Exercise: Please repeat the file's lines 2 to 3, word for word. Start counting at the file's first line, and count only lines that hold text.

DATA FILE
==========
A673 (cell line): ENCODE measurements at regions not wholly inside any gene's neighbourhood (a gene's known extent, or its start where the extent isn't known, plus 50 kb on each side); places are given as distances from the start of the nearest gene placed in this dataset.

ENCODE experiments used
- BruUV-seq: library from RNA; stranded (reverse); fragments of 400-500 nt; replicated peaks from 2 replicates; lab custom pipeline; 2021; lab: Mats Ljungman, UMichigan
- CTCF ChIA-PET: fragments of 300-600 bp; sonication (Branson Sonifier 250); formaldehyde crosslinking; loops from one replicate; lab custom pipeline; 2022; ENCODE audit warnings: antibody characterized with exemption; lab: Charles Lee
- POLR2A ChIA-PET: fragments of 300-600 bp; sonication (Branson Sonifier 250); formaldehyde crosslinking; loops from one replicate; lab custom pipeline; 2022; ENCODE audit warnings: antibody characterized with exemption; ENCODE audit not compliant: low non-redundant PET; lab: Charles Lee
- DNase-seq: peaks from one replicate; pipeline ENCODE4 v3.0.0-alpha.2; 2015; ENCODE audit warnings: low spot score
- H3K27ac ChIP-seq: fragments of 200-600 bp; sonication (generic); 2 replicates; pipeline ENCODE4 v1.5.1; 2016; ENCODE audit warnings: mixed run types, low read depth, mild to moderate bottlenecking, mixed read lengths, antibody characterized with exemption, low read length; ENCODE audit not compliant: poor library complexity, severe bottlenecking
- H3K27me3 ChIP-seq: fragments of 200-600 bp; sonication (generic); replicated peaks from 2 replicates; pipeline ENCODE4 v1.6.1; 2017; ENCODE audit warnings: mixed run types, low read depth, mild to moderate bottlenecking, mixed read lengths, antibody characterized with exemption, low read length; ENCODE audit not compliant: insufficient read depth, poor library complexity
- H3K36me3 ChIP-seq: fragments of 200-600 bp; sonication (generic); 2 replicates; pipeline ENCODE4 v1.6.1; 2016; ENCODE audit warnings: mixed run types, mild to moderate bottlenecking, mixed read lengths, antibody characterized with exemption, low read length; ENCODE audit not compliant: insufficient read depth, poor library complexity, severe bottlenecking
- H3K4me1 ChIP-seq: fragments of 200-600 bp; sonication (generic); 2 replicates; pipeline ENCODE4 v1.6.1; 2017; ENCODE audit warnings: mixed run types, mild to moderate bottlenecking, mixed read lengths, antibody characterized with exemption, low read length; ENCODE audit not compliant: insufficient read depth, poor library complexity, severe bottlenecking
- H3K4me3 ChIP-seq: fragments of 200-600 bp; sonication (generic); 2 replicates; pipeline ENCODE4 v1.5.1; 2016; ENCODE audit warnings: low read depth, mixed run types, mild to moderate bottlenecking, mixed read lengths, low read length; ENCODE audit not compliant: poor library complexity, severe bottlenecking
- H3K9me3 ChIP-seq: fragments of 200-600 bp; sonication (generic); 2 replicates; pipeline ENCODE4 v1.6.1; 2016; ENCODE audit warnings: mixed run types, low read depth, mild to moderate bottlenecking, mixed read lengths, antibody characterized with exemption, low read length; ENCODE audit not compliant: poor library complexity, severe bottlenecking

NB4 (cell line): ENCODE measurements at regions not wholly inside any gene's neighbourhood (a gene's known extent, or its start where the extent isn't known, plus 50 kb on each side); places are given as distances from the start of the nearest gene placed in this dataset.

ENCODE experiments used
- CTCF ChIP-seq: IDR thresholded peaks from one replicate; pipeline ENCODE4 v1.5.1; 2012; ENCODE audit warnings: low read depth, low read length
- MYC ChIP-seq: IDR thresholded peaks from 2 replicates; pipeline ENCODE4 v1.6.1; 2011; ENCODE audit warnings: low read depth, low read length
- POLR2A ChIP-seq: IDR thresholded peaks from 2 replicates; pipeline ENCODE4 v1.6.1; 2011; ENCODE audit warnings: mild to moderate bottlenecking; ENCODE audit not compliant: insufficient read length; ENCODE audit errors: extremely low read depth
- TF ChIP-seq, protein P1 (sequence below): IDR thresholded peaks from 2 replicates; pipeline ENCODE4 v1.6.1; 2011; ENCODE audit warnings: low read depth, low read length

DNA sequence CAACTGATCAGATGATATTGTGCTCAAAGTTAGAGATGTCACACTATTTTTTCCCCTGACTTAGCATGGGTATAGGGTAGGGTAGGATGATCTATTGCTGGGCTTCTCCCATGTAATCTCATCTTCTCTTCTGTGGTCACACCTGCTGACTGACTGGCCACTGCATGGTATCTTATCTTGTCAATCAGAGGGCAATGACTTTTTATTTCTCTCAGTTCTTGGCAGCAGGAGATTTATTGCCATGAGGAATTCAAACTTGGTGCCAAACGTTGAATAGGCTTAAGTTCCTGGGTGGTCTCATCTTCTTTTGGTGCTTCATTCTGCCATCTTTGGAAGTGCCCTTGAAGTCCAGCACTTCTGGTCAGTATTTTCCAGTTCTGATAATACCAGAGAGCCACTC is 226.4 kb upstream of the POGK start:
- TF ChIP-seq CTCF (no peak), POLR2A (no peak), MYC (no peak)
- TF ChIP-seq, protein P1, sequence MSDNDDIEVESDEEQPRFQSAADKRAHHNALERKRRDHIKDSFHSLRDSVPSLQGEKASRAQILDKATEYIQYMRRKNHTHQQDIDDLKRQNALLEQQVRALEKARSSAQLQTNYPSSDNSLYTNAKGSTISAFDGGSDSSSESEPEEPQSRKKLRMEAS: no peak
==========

ENCODE experiments used
- BruUV-seq: library from RNA; stranded (reverse); fragments of 400-500 nt; replicated peaks from 2 replicates; lab custom pipeline; 2021; lab: Mats Ljungman, UMichigan